By 2020, will we get our health care at home, not at hospitals?

Dr. Bruce Leff explains why geriatric healthcare is best practiced out of the hospital

It wasn’t that long ago — see those classic black-and-white movies — when hospitals commonly cared for many different kinds of patients in large open wards. Young volunteers, women known as “candy stripers,” could be seen rolling carts down the aisles between the many rows of beds, selling cigarettes. Families might pop in for a visit, carrying for their sick kin a chicken dinner on a plate covered by a white napkin.

With the huge changes that the Affordable Care Act has brought to hospitals and American health care, and with the shifts that are yet to come if Obamacare gets repealed and replaced, it’s easy to forget how significantly and rapidly medical services continue to transform.

Hospitals already are declining in number while often growing in size due to technology, economics, demographics, and other giant forces. As the nation grows ever grayer and an aging American population demands different medical services, what’s the longer future for health care, especially given that studies increasingly show that, in many ways, medical and especially hospital care can be detrimental and even deadly to us?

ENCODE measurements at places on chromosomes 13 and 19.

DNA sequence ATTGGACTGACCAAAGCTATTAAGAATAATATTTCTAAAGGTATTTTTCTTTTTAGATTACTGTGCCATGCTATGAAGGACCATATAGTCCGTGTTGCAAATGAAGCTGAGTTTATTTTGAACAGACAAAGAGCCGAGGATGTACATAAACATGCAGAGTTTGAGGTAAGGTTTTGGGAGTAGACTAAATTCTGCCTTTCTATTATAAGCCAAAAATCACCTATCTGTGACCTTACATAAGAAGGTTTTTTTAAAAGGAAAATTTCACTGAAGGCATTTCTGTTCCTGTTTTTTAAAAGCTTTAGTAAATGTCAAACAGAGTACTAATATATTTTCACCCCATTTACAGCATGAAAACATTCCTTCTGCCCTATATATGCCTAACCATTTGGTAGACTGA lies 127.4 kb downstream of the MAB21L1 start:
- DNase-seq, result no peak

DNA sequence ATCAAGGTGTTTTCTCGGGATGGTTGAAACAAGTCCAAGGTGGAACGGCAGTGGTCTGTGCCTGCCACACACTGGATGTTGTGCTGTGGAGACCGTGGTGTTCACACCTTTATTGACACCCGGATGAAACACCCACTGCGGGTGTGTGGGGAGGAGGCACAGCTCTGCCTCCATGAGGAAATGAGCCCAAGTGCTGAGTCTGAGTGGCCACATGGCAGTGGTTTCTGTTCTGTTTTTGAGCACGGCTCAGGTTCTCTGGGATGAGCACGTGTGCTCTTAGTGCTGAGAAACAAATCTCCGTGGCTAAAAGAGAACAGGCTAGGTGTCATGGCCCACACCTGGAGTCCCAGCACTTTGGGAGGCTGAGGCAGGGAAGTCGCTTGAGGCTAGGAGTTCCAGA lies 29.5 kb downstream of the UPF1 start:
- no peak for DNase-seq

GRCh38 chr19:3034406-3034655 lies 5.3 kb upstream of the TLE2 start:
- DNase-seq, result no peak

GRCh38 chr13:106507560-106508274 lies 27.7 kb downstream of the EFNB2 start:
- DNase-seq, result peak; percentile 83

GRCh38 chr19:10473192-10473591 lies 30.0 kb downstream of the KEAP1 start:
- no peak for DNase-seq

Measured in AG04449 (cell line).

The web site Politico has produced an intriguing package of stories examining the Agenda 2020 for health care. It’s worth a look, including the video (shared above, with a tip of the hat to Politico) in which a Johns Hopkins geriatrics expert suggests a powerful prescription to avert the notable harms that the elderly, in particular, often suffer in modern medicine: Keep seniors out of hospitals and care for them more at home.

Patrick Malone & Associates, P.C. listed in Best Lawyers Rated by Super Lawyers Patrick A. Malone
Washingtonian Top Lawyer 2011
Avvo Rating 10.0 Superb Top Attorney Best Lawyers Firm
Contact Information